Reading the news, one learns that the world today is a highly unstable place: terrorist threats, economic crisis, repression of human rights, climate change, growing income inequality, just to name a few. In my opinion, China’s most pressing challenge is, however, its transformation from a manufacturing-driven and export-led economy to one sustained by services and domestic consumption under the “New Normal”. This transformation has been arguably brought about by three forces. The first is the global adjustment following the 2008 financial crisis, when the Chinese manufacturing sector had to deal with the slowdown of world demand. The second is China’s demographic transition, which is comprised of two parts: the change of age structure of the whole population, and the movement of the labor force from the countryside to cities. The third force is the slowdown in investment, with the Chinese economy relying heavily on it for future growth. This transformation is a natural stage in the country’s economic development.

Yet the serious concern for China is not its slowing economy, but the costs to the government of managing its consequences (real estate bubble, growth of the shadow banking system, local-central government fiscal imbalances) and rising debt (John Lee, 2015). Increase in unemployment and further political consequences make the matters even more urgent. In order to address these issues China’s 13th five-year plan (2016-2020) have placed an emphasis on finding new drivers of growth by promoting openness, green and inclusive development, coordination, and most importantly innovation. Thus, the extent and speed of China’s advances in innovation will have significant implications for the country’s growth and competitiveness and for the types of jobs, products, and services available to the Chinese people. They will also have powerful consequences for multinationals, regional and global markets, international financial institutions, the world at large.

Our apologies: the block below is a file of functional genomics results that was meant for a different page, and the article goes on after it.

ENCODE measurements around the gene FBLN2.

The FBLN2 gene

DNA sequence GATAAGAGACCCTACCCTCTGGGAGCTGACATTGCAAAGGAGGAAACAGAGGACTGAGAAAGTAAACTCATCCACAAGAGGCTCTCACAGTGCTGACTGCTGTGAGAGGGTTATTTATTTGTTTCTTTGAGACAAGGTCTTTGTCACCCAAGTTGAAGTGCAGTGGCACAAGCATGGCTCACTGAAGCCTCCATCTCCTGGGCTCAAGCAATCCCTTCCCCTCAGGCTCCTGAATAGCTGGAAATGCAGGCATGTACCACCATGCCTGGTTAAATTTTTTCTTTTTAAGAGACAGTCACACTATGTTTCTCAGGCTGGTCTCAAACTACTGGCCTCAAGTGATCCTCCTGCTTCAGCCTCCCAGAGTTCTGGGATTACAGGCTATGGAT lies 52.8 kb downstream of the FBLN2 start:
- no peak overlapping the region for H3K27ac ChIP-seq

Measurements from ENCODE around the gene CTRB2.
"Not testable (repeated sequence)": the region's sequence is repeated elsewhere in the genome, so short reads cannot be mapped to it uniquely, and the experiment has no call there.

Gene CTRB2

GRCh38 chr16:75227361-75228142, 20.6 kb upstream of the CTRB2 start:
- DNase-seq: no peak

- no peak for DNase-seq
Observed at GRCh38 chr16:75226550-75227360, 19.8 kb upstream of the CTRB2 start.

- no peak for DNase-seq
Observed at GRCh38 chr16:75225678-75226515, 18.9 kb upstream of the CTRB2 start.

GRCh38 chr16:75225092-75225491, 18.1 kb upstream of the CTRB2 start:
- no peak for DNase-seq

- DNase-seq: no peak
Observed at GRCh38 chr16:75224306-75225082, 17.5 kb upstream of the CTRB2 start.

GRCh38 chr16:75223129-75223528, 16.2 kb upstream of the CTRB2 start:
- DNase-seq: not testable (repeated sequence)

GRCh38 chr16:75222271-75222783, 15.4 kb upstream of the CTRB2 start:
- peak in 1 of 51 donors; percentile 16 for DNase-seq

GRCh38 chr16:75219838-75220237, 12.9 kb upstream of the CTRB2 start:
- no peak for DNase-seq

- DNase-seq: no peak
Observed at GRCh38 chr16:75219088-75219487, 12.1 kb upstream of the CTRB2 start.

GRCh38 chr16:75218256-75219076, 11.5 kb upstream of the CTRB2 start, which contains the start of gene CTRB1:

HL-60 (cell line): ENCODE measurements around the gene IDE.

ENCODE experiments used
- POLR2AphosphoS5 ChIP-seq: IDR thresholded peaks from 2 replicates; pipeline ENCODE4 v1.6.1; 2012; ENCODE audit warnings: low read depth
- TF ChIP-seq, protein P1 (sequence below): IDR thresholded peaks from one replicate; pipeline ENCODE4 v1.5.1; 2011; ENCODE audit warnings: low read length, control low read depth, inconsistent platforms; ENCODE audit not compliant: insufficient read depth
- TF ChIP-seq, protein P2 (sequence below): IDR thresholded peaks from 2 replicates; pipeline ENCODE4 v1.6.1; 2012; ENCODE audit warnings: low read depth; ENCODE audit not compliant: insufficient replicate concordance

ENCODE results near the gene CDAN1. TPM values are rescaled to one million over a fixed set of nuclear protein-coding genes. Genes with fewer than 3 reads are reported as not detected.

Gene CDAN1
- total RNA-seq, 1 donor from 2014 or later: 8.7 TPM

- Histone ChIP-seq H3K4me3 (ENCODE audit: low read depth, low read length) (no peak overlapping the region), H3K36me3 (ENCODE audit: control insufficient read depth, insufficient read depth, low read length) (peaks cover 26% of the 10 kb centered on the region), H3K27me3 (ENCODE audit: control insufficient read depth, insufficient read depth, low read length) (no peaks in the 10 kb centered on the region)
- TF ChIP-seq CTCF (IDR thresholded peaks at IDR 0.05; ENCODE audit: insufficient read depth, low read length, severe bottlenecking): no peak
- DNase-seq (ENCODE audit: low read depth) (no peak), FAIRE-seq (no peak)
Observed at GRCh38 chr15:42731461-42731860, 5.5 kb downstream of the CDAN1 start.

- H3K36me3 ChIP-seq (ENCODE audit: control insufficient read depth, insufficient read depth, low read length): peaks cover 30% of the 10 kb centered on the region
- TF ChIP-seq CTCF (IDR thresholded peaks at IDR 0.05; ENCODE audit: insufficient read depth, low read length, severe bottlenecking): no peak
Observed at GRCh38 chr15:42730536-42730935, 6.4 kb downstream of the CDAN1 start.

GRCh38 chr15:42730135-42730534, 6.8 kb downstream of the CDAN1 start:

What common perception of China do you disagree with and why? (Maximum 300 words)

I disagree with the perception of China being a threat to the United States and the peaceful world order at large. There are three major assumptions that constitute this argument: ideological (communism versus democracy), cultural (China’s resistance to the Western liberal model due to its Confucian values), geopolitical and economic (China as a great power in terms of territory, population, and economy has to pursue its own nationalist interests and international hegemony).

However, first of all, China does not claim universal applicability of its values and institutions, stressing limits of the one-size-fits-all approach. Second, Confucius once said, “The gentleman aims at harmony, and not at uniformity”, making the concept of harmony one of the core values of the Chinese traditional culture. In terms of the Chinese foreign policy, once can exemplify China’s adherence to the principle of seeking harmony and common prosperity despite diversity with the Five Principles of Peaceful Coexistence. Finally, China’s economic interdependency with the United States, its economic slowdown and transformation, and other domestic challenges would not allow China to throw itself into a strategic confrontation or a quest for world domination.

Current prevalence of a “China threat” narrative among Western policymakers limits their willingness to engage in genuine mutual learning with China and from Chinese-led development at home and abroad. Moreover, worsening China-US relations could hinder international progress in the discussion on issues such as climate change, energy security, nuclear proliferation, etc. In order to calm down foreign apprehensions over its growing power, the Chinese leadership has put forward the thesis of China’s “peaceful rise” and subsequently China’s “peaceful development”. Hence, emphasizing its strategy of transcending the traditional ways for great powers to emerge, and stressing that the new international political and economic order can be achieved through incremental reforms and the democratization of international relations.

That’s it. Hope it could be helpful.